In any case, Katniss’s commitment to behaving like decent human being as much as possible within the constraints imposed upon her isn’t consistent throughout the book.  Her behavior in District Eleven is in contrast to what she tells President Snow when he turns up at her house.  It’s not surprising that she would make different choices at different times, of course, but in general she seems to be a little more willing to rebel on someone else’s behalf than her own. I’m not sure what this means exactly.  If it’s intended to make her more sympathetic to the reader, then I have a problem with it, because it plays up some cultural ideas about self-sacrificing women that are dangerous in any case but especially in a context like the one Collins has set up here.  I don’t think that’s it, though, if only because there is a moment in which Katniss questions her own motivations and tries to figure out what she thinks of herself because of them.  I think, more than that, it’s about how necessary solidarity is.  Katniss certainly can’t bear the entire weight of the revolution on her shoulders, but in the prisoner’s dilemma of life, she can be the loyal partner.  This was true in the first book with the berries; this book doesn’t have such a clear parallel but it does show how the Capitol wants to divide and conquer, how eager it is to set up distinctions among people in order to prevent them from cooperating with each other.

It’s also interesting that not all of Katniss’s problems derive from the malice of the Capitol. Her anger at the very end of the book, when she discovers that the revolution has been going on without her and she’s been made an unwitting symbol of it, is very important.  Control isn’t only the privilege of despotic governments; it’s also present among the people who should be her friends.  Their motives aren’t that dissimilar, either.  They want a good show, just as the Capitol does, though for different reasons. It’s not just at the end that Katniss’s friends seem to have turned against her, though. Peeta really began creeping me out in this book.  He keeps making these comments that might be appropriate if he and Katniss were actually in a romantic relationship, but are kind of gross given that she’s already told him that she doesn’t really want that with him, or at least, not at this time—and it’s even worse under extreme circumstances where they are thrown together in a hostile environment and also likely to die.  Surely this is stressful enough already?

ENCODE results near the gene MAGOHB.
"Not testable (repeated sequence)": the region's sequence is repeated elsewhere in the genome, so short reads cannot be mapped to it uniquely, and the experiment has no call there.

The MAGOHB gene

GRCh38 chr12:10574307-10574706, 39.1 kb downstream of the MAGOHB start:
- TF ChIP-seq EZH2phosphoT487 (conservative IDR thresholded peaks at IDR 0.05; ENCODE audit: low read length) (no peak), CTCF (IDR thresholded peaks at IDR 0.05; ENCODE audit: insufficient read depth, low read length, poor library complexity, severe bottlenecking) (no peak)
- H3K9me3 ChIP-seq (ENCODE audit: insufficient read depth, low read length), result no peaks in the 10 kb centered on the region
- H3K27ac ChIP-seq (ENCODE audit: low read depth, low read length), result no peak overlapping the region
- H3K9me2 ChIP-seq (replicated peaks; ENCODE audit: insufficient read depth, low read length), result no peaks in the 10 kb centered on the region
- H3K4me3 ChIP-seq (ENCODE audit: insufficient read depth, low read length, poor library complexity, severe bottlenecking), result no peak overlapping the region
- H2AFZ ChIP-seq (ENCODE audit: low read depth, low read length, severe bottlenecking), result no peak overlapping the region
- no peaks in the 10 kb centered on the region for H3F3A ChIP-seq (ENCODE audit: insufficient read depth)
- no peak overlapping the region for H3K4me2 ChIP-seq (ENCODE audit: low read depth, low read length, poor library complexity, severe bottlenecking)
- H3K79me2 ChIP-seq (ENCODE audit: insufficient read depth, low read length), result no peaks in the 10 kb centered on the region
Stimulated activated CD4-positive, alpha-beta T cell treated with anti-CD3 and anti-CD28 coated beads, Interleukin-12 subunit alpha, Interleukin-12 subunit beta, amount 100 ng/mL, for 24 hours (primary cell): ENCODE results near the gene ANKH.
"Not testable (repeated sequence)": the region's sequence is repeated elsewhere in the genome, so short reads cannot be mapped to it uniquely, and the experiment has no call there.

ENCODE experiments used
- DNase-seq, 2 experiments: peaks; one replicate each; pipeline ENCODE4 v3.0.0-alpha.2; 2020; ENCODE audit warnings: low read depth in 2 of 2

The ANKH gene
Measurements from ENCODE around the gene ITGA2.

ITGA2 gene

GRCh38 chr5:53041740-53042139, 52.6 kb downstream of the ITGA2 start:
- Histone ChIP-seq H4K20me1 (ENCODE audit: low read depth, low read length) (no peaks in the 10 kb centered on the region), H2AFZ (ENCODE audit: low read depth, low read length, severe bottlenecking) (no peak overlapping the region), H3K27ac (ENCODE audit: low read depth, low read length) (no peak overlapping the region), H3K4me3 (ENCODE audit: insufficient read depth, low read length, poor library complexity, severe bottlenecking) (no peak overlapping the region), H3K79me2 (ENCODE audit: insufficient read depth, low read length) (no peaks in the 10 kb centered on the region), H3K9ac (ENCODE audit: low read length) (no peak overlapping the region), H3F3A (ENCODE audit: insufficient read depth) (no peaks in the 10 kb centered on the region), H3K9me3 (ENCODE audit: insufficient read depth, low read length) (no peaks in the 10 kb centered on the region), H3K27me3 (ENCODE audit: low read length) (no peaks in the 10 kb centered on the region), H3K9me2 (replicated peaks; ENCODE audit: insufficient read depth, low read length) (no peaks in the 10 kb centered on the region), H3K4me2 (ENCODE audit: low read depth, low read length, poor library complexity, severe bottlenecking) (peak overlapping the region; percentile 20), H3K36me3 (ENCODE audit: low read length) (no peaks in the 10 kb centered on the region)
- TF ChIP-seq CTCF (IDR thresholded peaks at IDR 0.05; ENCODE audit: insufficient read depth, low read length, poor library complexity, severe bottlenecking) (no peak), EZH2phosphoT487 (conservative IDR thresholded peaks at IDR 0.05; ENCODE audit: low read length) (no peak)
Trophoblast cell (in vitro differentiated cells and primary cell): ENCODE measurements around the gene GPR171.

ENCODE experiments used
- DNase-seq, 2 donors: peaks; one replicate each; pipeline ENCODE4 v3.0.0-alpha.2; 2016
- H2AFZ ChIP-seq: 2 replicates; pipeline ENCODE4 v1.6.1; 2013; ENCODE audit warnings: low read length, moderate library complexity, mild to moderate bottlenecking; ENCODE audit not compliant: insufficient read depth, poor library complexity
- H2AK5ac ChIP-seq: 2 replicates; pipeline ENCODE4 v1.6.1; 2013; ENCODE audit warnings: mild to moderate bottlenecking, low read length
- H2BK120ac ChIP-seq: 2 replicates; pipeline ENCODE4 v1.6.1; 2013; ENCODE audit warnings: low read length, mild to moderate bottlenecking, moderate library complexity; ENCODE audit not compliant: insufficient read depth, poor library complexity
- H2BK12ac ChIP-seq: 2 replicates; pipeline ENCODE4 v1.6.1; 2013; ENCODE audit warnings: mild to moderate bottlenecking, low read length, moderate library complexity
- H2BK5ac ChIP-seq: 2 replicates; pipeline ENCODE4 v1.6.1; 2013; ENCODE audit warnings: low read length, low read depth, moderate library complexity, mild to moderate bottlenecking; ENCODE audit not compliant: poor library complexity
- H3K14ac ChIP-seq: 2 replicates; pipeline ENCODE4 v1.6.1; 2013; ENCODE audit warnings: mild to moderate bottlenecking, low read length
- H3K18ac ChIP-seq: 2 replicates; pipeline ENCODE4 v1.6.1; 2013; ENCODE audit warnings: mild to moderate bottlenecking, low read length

A couple words about the plot—I was really skeptical about the decision to put Katniss and Peeta back in the arena again. Haven’t we done this already? It turned out that there were pretty important differences between the way the arena worked in the first book and the way it worked in this one, in terms of both plot and characterization. It’s very different with the new cast of characters (and Mags, my god).  Still, I thought this would be very repetitious unless it was somehow interrupted—and it was, so I guess I have the choice between thinking that it was predictable and just saying I called it. Either way, I guess I’m surprised Collins didn’t think of a new horrible thing to have happen.

So that’s where I am with this.  I’m excited about reading Mockingjay and will when I get a chance. I’m pretty concerned about Cinna.